A Citizen Science Project Exploring Bee Biodiversity in Northern Colorado
Native Bee Watch Newsletter #31
Welcome to the Native Bee Watch Newsletter! This newsletter provides the current buzz on bee monitoring, tips for best practice observing, and other fun, educational resources. Enjoy! 
Thank You for a Great 2018 Season, Citizen Scientists!

We recently held our annual volunteer appreciation dinner to thank the 2018 citizen scientists and to celebrate all of their accomplishments. H ere are some impressive statistics from the summer:

  • 13 volunteers monitored in 2018
  • 49 monitoring sessions occurred from June through September at Nix Farm, the Gardens on Spring Creek, and the CSU Trial Gardens
  • Volunteers contributed to approximately 100 hours of monitoring
  • 7 citizen scientists volunteered more than the required 4 days
  • Only one monitoring date/location was not collected due to weather

A huge thank you to Nicole and Kathy for coordinating volunteers efforts! They were integral in leading the summer monitoring.

Thank you to all the citizen scientists for your hard work and dedication to Native Bee Watch!
Citizen scientists Cassie and Julie monitoring at the Gardens on Spring Creek. Photo: Lisa Mason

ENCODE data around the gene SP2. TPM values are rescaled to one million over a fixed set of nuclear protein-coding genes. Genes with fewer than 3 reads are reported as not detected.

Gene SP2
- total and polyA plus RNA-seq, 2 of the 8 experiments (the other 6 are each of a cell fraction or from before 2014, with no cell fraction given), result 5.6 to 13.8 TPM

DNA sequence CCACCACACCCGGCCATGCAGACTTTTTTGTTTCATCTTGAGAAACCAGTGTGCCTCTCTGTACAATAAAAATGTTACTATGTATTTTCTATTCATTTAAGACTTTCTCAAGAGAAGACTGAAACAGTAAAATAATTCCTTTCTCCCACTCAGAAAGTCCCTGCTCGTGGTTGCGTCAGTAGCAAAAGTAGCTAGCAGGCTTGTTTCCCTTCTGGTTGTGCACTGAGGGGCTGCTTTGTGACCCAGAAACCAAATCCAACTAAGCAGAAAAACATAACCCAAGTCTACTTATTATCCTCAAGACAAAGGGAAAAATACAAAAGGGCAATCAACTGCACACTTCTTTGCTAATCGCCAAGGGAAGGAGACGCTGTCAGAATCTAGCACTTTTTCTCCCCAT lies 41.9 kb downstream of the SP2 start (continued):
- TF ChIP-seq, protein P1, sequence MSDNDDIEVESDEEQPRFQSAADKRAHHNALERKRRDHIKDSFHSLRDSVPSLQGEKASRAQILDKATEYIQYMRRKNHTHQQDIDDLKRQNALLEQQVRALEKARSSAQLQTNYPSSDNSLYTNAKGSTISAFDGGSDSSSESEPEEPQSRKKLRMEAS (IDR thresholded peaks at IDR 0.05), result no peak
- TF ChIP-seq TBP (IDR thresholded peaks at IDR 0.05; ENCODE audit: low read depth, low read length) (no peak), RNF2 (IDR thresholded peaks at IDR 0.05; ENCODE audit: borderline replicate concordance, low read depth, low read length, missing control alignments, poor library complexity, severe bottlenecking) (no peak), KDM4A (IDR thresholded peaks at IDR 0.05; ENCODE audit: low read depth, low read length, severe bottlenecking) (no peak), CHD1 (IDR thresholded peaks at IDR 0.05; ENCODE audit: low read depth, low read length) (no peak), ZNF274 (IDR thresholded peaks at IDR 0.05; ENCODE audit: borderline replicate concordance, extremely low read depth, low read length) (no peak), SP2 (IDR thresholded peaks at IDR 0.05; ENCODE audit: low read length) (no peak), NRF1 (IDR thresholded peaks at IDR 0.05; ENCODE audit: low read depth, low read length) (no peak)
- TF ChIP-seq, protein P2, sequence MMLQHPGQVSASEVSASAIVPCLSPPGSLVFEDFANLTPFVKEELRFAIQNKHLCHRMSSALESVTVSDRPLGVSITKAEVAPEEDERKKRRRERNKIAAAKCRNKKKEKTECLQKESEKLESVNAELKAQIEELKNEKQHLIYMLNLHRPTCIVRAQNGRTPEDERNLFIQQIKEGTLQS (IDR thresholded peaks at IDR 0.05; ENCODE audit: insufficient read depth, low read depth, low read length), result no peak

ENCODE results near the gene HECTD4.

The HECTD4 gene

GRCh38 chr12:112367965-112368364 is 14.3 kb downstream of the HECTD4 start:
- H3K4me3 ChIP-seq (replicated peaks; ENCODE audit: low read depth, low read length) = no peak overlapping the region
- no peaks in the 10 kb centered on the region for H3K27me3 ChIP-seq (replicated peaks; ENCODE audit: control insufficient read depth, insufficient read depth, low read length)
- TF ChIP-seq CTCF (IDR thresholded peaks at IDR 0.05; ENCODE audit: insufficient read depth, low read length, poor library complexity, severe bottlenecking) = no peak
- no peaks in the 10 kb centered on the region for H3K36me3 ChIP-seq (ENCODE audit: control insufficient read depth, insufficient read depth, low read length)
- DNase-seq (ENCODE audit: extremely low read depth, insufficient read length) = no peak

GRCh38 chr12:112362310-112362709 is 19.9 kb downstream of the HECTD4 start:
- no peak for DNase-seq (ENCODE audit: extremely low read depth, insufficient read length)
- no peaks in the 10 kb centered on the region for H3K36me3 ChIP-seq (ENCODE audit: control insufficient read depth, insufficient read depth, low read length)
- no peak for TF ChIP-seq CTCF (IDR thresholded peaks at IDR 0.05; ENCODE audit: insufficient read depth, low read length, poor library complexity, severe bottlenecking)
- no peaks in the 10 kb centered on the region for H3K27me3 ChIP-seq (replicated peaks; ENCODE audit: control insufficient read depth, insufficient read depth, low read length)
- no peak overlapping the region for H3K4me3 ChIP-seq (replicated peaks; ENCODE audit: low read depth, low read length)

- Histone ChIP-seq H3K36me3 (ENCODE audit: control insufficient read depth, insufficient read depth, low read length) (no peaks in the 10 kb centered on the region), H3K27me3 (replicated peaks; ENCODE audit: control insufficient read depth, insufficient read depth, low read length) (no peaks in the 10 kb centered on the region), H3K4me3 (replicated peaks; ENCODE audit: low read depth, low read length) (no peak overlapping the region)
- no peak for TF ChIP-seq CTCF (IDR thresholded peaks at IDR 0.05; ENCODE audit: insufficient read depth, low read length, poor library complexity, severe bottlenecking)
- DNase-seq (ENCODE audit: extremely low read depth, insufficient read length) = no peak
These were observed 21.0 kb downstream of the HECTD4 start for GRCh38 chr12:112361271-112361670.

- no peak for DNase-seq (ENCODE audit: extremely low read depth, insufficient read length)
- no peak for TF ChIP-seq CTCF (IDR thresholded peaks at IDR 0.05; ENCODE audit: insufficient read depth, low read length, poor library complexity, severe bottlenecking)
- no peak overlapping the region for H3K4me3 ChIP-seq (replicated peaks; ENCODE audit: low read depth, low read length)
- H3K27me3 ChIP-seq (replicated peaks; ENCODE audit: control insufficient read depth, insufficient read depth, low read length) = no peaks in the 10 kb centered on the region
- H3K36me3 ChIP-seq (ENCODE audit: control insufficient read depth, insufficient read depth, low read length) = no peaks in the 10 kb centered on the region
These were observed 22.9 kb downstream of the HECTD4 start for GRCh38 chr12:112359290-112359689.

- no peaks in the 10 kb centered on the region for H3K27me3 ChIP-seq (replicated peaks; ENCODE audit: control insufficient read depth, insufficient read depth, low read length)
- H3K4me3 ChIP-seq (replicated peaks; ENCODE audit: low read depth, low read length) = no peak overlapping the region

Volunteer coordinators Kathy and Nicole at the Gardens on Spring Creek. Photo: Lisa Mason
Pollinators at Black Mountain, North Carolina

While it snowed in October, I was visiting family in North Carolina and noticed an abundance of pollinators! The monarch butterflies were in the process of migration, and they were everywhere! Here is a small selection of photographs from Black Mountain.
Monarch butterfly ( Danaus plexippus ).
Common buckeye ( Junonia coenia ).

All photos: Lisa Mason
Spotted cucumber beetle ( Diabrotica undecimpunctata ).
Yellow-collared scape moth ( Cisseps fulvicollis).
The Black and White Ruffed Lemur and the Traveler's Tree

Bl ack and white ruffed lemurs ( Varecia variegata ) are the largest pollinators that we know of today. They pollinate the flowers of the traveler’s tree ( Ravenala madagascariensis ). Both the lemurs and trees are native to Madagascar and have co-evolved with each other.

The lemurs are arboreal mammals that eat mostly fruit but will also eat seeds, leaves, and nectar when they are available. They have long tongues, which makes it easy to reach the nectar in the traveler’s tree flowers. The flowers are surrounded by sturdy leaves, so it takes some dexterity, strength, and effort to reach the nectar. The lemurs have the needed skills to do so, and the flowers provide enough nectar for the lemurs that putting in the effort to reach the nectar is worth it. Due to the amount of nectar the flowers provide, researchers believe the tree evolved specifically to be pollinated by these larger mammals, as opposed to insects or birds.

These lemurs are the primary pollinator of the traveler’s tree. Whey they use their long tongues to reach the nectar, the pollen sticks to the fur on their face. They transport the pollen between flowers when they move to the next flower to get nectar, which cross-pollinates the trees.

Author: Brooke Sayre-Chavez
Bee of the Week - Perdita spp.

Family - Andrenidae

Scientific Name - Perdita spp.